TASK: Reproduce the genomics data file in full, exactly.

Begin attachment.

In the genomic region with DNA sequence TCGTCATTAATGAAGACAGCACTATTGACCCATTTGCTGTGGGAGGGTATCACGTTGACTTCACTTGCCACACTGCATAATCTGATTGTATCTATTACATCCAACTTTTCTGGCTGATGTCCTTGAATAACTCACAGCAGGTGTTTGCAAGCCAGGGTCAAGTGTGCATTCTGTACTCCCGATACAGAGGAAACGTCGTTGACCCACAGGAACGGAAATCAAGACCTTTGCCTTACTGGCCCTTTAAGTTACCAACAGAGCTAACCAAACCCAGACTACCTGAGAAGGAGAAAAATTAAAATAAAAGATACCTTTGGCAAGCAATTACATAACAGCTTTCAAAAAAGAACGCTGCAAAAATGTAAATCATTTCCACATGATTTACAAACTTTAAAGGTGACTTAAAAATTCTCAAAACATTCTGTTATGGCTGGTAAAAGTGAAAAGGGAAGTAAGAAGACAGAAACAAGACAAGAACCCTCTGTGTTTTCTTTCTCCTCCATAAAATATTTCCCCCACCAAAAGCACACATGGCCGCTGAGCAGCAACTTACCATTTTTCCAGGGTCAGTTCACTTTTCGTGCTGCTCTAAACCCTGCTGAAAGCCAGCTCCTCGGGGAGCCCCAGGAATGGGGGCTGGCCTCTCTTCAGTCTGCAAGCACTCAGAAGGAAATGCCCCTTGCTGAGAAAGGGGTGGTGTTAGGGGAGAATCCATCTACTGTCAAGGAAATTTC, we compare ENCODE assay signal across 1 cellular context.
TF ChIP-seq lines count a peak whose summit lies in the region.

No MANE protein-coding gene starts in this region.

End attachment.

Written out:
In the genomic region with DNA sequence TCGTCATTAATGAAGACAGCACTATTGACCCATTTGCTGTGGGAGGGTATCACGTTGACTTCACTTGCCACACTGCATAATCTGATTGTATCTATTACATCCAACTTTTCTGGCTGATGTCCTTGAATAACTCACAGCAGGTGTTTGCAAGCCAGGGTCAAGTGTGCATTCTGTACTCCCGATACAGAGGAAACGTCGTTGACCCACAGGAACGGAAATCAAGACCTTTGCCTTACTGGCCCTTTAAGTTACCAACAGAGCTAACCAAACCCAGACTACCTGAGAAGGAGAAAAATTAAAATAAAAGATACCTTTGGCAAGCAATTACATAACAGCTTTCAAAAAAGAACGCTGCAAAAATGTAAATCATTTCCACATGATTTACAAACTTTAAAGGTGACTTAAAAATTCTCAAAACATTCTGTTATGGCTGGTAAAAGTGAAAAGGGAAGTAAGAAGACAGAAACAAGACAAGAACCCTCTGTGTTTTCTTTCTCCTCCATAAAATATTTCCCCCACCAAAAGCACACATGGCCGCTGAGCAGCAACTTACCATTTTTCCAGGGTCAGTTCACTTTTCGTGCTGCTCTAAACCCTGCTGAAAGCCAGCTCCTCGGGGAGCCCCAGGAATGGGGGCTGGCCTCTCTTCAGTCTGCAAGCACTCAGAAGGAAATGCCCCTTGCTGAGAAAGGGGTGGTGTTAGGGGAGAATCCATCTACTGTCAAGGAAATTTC, we compare ENCODE assay signal across 1 cellular context.
TF ChIP-seq lines count a peak whose summit lies in the region.

No MANE protein-coding gene starts in this region.